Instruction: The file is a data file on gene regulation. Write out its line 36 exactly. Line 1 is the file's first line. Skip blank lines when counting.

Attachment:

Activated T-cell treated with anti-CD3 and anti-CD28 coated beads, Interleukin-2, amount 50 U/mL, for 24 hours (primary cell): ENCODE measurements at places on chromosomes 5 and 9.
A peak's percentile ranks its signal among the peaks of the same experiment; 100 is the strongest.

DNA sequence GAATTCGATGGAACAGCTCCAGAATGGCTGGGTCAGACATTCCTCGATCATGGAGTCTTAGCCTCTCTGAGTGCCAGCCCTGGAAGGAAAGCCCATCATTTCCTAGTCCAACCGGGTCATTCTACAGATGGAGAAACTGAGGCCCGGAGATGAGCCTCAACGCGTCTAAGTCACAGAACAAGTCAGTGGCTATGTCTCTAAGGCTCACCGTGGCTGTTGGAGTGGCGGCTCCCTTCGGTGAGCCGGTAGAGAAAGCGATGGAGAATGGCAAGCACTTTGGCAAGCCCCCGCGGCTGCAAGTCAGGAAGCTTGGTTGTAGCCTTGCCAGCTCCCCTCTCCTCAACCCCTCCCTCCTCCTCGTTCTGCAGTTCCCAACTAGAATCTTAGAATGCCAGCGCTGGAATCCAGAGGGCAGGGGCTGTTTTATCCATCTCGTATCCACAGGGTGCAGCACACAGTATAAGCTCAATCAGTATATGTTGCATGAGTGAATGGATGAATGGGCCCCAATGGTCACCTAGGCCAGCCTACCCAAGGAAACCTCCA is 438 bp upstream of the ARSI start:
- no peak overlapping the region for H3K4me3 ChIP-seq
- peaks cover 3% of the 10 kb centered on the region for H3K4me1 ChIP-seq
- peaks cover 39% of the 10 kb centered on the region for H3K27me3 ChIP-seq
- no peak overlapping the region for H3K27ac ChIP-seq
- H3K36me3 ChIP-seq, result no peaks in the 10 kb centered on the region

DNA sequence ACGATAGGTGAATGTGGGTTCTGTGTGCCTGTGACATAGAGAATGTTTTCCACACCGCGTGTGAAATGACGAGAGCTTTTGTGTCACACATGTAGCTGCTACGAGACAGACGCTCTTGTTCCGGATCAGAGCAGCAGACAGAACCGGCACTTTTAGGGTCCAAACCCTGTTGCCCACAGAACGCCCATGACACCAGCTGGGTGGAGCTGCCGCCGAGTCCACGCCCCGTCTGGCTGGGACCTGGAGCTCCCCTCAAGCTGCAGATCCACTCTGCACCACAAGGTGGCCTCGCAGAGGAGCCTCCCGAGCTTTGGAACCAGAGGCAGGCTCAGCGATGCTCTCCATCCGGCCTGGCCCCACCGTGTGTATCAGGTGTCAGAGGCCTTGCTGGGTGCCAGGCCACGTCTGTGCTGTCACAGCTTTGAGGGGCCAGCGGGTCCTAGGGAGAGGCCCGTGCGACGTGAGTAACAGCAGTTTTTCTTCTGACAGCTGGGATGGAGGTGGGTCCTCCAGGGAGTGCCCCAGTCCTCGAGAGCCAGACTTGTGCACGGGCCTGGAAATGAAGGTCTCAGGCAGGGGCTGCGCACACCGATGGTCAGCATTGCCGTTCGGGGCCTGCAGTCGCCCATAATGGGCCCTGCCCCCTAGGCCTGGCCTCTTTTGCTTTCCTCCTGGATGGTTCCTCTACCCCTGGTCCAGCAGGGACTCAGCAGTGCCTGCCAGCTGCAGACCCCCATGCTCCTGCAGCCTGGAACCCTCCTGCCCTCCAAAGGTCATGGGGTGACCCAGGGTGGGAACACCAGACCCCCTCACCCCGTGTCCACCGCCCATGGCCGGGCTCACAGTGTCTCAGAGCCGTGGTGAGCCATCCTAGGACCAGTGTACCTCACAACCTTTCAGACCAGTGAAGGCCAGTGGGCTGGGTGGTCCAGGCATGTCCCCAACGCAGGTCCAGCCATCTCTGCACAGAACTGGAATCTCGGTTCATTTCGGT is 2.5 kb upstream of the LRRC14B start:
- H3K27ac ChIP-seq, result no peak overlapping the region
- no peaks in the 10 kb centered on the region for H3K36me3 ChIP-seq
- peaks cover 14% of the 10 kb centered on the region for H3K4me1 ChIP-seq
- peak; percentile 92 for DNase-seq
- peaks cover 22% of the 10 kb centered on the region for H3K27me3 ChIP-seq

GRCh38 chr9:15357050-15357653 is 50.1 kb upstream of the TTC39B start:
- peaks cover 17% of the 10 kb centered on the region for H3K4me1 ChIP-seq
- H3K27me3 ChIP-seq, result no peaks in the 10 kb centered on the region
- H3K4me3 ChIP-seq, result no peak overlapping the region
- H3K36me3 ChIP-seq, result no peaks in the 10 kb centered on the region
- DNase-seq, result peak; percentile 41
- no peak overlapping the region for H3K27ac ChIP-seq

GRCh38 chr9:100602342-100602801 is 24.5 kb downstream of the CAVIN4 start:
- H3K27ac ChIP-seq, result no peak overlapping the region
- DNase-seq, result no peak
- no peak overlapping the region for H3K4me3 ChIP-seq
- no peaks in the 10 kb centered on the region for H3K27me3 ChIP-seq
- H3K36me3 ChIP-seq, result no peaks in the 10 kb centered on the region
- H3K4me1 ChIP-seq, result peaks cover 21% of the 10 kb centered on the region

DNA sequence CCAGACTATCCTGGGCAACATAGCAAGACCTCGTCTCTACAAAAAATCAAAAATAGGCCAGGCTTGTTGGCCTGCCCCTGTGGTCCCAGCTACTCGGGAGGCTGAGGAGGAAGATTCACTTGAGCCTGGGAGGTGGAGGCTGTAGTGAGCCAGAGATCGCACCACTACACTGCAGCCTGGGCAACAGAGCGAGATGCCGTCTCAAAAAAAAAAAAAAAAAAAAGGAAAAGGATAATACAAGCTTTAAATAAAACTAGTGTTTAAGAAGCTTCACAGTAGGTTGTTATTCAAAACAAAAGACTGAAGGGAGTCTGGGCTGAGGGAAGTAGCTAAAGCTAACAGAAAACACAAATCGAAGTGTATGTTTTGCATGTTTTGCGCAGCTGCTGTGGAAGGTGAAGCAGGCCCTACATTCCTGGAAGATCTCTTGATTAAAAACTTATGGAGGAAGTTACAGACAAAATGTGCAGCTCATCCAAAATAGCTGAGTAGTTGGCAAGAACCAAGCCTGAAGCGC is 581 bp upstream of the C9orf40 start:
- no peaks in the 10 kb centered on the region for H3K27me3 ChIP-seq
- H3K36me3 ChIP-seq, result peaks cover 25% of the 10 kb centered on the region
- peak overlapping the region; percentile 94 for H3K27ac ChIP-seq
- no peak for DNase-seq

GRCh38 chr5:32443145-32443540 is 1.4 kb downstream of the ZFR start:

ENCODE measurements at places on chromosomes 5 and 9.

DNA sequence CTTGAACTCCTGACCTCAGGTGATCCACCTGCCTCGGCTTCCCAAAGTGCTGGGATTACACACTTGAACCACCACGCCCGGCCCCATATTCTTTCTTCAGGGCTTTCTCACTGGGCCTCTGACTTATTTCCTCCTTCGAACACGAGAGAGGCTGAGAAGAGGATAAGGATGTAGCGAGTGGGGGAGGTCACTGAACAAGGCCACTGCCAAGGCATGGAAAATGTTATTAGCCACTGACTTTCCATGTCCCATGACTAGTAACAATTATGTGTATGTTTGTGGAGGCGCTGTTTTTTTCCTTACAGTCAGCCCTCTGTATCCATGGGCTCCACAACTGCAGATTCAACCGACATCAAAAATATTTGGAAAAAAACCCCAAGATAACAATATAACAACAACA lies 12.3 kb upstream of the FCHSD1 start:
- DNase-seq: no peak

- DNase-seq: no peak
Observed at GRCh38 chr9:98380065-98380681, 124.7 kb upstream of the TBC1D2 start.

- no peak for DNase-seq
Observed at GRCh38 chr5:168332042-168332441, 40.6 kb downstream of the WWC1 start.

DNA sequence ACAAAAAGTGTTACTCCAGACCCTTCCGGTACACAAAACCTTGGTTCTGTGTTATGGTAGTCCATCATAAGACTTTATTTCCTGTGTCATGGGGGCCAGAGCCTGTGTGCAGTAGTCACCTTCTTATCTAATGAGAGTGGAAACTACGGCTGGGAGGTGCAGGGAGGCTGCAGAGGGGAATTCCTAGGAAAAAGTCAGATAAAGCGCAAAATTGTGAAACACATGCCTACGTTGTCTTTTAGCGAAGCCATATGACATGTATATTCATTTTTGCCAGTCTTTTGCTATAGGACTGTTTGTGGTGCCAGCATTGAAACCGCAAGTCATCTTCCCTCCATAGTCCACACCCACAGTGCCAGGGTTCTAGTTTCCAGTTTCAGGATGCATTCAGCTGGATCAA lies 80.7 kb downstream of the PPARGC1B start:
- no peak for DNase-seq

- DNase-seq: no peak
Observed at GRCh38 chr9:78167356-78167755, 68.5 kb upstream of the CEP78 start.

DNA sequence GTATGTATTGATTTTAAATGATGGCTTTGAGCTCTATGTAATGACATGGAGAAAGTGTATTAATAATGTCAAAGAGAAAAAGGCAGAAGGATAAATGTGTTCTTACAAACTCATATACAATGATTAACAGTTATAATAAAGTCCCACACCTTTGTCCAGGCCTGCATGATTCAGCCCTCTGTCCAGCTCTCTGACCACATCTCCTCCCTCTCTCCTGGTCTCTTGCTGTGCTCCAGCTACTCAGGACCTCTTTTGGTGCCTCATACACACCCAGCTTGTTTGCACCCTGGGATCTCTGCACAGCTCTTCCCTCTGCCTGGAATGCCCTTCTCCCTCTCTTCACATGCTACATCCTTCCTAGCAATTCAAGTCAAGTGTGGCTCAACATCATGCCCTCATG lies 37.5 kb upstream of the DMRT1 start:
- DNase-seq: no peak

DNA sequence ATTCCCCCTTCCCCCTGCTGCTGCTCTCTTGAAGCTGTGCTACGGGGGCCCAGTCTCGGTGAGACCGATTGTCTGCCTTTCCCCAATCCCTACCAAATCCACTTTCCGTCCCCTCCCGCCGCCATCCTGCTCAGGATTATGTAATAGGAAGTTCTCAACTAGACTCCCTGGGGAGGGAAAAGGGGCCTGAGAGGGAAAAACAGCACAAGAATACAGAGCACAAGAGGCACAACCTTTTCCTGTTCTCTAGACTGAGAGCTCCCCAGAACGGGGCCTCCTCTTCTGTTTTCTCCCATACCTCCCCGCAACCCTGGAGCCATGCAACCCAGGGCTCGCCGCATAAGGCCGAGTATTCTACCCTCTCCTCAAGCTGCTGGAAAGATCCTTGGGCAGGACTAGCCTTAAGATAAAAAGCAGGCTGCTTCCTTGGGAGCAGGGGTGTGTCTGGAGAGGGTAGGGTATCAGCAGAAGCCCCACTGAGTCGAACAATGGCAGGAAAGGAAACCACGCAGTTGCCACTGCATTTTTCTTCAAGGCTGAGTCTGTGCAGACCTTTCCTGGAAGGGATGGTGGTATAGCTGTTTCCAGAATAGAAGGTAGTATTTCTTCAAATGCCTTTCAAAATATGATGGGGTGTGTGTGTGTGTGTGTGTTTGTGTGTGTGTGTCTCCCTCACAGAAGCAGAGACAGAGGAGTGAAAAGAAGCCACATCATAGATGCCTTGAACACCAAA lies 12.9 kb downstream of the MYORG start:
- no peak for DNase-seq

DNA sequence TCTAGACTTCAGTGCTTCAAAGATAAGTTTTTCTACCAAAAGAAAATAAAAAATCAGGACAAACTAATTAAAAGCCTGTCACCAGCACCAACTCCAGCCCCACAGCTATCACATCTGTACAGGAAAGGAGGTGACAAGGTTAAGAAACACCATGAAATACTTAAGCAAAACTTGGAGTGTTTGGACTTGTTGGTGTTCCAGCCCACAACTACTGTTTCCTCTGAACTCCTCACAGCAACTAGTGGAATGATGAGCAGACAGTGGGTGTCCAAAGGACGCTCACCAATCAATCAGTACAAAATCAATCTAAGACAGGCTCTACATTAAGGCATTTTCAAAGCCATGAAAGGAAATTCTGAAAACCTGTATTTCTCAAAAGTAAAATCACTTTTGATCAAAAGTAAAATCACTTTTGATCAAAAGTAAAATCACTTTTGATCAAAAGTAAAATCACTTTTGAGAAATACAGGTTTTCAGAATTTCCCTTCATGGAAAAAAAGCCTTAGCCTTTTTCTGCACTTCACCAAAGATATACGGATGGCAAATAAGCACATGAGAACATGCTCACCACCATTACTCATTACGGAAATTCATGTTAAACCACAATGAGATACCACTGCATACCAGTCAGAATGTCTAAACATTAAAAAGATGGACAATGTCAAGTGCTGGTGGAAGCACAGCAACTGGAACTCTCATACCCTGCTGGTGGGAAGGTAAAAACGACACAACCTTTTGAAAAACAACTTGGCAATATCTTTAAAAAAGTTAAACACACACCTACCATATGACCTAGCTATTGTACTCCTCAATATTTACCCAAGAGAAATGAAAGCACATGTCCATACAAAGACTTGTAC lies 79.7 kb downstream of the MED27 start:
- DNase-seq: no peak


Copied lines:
DNA sequence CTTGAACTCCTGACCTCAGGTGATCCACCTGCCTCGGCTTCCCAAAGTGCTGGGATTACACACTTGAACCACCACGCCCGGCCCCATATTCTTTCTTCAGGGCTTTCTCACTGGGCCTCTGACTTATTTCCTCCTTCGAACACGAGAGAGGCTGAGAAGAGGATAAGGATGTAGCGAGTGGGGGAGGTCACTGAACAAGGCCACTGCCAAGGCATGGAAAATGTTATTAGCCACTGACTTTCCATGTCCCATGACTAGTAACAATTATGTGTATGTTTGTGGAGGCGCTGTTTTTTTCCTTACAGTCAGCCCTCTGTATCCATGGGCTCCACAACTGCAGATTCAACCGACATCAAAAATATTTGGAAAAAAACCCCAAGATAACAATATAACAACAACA lies 12.3 kb upstream of the FCHSD1 start: